#766 - Miracle in Milan (1951) - (#321 on TSPDT) This is a film that has sat, unfulfilled until now, on my most-desired-to-see list. I am not sure why it has taken me so long to see this film (it was hard to find for a while) especially considering my great love for both The Bicycle Thieves and Umberto D., but now that I finally have, I can say without reservation that it is not as great as the aforementioned De Sica masterpieces. Granted, it is a fun film indeed, but most certainly lighter De Sica - for better or for worse.
#767 - The Indian Tomb (1959) - (#861 on TSPDT) .....the most cinematic of grandeur. Lang infuses his near four hour epic with swaths of brightly coloured pomp and circumstance while simultaneously giving it that expected sense of Langian dread and desire. This film (and its first half) definitely deserve inclusion on the list, but dare I say they should be, at the very least, in the top 200 - maybe even in that vaunted top 100.
#768 - Awaara (1951) - (#865 on TSPDT) Many Indian films seem to blend into one another (the good and the not so good) but this epic-y film from Raj Kapoor is one that stands out from the rest - or at least most of the rest. Full of melodrama and the occasional song and dance number (of course!?), this quite stunning film - in both a visual and a narrative way - is, along with Ghatak's Cloud-Capped Star and Guru Dutt's Pyaasa, one of my three favourite non-Satyajit Ray Indian Films.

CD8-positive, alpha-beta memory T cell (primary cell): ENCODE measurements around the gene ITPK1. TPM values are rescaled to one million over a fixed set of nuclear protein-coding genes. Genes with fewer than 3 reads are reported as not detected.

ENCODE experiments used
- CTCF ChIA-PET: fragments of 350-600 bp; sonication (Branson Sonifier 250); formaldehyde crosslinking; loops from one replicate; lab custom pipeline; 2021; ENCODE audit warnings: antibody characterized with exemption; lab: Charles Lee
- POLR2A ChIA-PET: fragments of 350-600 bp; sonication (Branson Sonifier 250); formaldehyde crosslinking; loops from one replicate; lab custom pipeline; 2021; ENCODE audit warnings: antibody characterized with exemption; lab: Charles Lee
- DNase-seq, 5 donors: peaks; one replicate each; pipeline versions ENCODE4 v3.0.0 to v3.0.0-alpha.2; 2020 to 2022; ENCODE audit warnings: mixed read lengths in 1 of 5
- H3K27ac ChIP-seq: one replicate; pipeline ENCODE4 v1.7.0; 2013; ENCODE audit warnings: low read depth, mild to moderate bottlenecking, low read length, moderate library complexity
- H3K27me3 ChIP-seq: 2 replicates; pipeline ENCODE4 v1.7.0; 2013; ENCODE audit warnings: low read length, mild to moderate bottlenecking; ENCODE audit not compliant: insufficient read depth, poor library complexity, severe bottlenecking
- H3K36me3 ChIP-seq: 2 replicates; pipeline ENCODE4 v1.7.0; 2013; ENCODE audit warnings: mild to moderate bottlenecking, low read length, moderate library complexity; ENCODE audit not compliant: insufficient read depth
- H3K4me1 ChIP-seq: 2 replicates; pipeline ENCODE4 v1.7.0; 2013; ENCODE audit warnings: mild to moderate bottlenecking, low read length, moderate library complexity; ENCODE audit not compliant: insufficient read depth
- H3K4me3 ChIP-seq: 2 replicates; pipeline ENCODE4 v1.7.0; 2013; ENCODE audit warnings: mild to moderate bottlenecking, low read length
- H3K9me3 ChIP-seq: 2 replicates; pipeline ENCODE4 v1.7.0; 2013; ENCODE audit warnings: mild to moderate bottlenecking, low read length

#769 - The American Friend (1977) - (#915 on TSPDT) This Wim Wenders film (a sort of road movie) is probably not the German's best work. It is fun, with Dennis Hopper in the Tom Ripley role (played at other times by Alain Delon and Matt Daman) and Bruno Ganz as his partner/foil/antithesis, and has some pretty nice camera work (as Wenders longing, languid style always puts forth), but still fell short of my anticipations.
#770 - The Big Red One (1980) - (#857 on TSPDT) This ain't your grandpa's war movie. Fuller puts his own unique spin on the ideas of war (and its repercussions) and it comes out, perhaps not in that masterpiece mode in which the auteur has created such bravado-fueled films as Shock Corridor and Steel Helmet and Forty Guns and Pickup on South Street, but in a rather solid, albeit strange, manner. And hey, it has Luke Skywalker too.
#771 - Samson and Delilah (1949) - (#859 on TSPDT) Anyone who knows me and my darker cinematic tastes, knows full well of my sort of demented love for the overblown, cheesy melodramatic biblical (and generally ancient times overall) epics of the 1950's and early 1960's. Okay, this one comes in as late 1940's, but you get the picture. With their gigantic craziness spewing forth from such uber-seriousness performances, they are great fun indeed. If I had any guilt whatsoever, I would call these my guilty pleasures. And who better to do overblown, cheesy melodramatic biblical epics than Mr. Cecil B. DeMille. With the perfect casting of the lustful Hedy Lamarr and the libidinous Victor Mature as the titular couple from proverbial hell.